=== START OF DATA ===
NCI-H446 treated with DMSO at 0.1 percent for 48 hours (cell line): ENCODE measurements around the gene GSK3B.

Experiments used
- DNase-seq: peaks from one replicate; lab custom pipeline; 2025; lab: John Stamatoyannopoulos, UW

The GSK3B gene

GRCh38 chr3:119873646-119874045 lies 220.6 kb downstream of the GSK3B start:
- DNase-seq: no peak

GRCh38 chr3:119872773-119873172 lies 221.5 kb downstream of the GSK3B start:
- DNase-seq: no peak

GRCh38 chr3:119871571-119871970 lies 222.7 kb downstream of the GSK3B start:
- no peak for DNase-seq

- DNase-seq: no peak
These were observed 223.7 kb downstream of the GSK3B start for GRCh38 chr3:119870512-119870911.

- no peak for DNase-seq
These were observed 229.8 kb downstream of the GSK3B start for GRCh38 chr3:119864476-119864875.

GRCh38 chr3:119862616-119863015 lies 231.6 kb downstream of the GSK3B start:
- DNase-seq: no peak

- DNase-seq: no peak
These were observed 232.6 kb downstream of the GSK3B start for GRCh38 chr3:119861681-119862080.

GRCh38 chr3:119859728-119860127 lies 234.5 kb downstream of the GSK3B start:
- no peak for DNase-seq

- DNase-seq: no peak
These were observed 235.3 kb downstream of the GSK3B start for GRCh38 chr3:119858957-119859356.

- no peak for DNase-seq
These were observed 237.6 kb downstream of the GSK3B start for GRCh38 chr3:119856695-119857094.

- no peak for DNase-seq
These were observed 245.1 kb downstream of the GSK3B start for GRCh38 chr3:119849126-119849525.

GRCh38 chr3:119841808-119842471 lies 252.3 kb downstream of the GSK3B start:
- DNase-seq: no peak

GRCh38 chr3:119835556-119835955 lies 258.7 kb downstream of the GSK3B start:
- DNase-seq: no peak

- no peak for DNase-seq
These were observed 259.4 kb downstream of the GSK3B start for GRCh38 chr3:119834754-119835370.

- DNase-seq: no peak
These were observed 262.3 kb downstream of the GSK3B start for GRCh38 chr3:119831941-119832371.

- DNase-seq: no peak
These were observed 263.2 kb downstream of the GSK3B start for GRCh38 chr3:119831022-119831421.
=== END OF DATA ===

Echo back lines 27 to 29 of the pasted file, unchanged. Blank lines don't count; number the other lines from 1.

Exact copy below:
GRCh38 chr3:119841808-119842471 lies 252.3 kb downstream of the GSK3B start:
- DNase-seq: no peak

GRCh38 chr3:119835556-119835955 lies 258.7 kb downstream of the GSK3B start: